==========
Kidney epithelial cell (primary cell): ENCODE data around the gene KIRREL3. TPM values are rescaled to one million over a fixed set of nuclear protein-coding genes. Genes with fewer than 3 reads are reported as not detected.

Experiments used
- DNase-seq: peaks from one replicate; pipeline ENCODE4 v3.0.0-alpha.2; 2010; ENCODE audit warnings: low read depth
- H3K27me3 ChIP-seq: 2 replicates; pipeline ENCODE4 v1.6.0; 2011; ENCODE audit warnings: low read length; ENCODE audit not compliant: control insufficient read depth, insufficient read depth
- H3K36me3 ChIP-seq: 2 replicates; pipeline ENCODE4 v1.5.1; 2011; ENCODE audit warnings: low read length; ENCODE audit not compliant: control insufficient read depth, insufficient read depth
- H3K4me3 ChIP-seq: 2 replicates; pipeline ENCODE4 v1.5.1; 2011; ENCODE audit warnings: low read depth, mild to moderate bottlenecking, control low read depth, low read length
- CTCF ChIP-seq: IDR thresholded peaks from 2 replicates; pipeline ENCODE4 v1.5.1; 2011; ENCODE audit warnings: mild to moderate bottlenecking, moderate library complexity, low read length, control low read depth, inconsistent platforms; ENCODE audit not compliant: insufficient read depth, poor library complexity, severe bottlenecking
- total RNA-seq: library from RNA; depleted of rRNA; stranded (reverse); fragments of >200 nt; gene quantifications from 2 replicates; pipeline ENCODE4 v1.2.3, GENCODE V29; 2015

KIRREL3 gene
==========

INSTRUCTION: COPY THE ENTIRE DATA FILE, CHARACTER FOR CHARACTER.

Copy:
Kidney epithelial cell (primary cell): ENCODE data around the gene KIRREL3. TPM values are rescaled to one million over a fixed set of nuclear protein-coding genes. Genes with fewer than 3 reads are reported as not detected.

Experiments used
- DNase-seq: peaks from one replicate; pipeline ENCODE4 v3.0.0-alpha.2; 2010; ENCODE audit warnings: low read depth
- H3K27me3 ChIP-seq: 2 replicates; pipeline ENCODE4 v1.6.0; 2011; ENCODE audit warnings: low read length; ENCODE audit not compliant: control insufficient read depth, insufficient read depth
- H3K36me3 ChIP-seq: 2 replicates; pipeline ENCODE4 v1.5.1; 2011; ENCODE audit warnings: low read length; ENCODE audit not compliant: control insufficient read depth, insufficient read depth
- H3K4me3 ChIP-seq: 2 replicates; pipeline ENCODE4 v1.5.1; 2011; ENCODE audit warnings: low read depth, mild to moderate bottlenecking, control low read depth, low read length
- CTCF ChIP-seq: IDR thresholded peaks from 2 replicates; pipeline ENCODE4 v1.5.1; 2011; ENCODE audit warnings: mild to moderate bottlenecking, moderate library complexity, low read length, control low read depth, inconsistent platforms; ENCODE audit not compliant: insufficient read depth, poor library complexity, severe bottlenecking
- total RNA-seq: library from RNA; depleted of rRNA; stranded (reverse); fragments of >200 nt; gene quantifications from 2 replicates; pipeline ENCODE4 v1.2.3, GENCODE V29; 2015

KIRREL3 gene